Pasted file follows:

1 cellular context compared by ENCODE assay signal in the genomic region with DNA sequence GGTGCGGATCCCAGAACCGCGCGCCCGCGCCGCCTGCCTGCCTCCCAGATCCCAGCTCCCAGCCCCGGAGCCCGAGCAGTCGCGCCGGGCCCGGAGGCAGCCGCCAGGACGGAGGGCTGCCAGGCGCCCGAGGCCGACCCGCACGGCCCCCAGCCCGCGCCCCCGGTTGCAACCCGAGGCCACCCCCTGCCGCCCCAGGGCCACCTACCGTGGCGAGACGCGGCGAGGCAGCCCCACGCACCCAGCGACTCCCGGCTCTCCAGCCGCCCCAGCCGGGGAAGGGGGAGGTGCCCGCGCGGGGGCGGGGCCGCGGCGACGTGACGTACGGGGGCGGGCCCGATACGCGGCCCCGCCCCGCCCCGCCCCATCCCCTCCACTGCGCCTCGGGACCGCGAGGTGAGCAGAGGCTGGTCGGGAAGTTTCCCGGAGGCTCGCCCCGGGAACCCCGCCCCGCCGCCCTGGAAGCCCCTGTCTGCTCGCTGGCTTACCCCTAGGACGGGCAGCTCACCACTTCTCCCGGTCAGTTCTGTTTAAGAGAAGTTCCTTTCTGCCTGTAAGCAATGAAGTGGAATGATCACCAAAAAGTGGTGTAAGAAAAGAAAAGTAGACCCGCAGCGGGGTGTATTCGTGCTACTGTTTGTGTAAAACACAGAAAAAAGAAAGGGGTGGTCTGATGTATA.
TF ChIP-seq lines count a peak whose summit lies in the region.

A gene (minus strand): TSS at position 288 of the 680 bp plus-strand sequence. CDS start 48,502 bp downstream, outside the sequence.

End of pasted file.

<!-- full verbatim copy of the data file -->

1 cellular context compared by ENCODE assay signal in the genomic region with DNA sequence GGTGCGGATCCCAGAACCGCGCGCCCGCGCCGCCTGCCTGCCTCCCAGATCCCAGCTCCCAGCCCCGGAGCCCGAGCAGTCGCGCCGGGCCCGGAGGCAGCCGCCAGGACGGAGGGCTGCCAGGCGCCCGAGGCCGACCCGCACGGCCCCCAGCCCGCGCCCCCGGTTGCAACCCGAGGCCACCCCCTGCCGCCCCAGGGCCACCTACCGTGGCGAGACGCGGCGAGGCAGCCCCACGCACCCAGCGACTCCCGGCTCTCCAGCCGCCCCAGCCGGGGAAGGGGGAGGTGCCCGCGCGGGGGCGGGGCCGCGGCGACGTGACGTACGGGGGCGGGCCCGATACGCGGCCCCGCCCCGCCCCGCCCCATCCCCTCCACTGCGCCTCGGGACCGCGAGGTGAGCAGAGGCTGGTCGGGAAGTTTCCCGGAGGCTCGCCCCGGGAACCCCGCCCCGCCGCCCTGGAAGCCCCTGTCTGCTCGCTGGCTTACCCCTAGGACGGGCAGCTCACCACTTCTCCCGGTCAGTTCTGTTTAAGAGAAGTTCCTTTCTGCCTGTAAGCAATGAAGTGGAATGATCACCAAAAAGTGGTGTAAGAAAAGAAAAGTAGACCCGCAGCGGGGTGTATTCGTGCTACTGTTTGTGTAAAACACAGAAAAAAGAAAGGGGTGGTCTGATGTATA.
TF ChIP-seq lines count a peak whose summit lies in the region.

A gene (minus strand): TSS at position 288 of the 680 bp plus-strand sequence. CDS start 48,502 bp downstream, outside the sequence.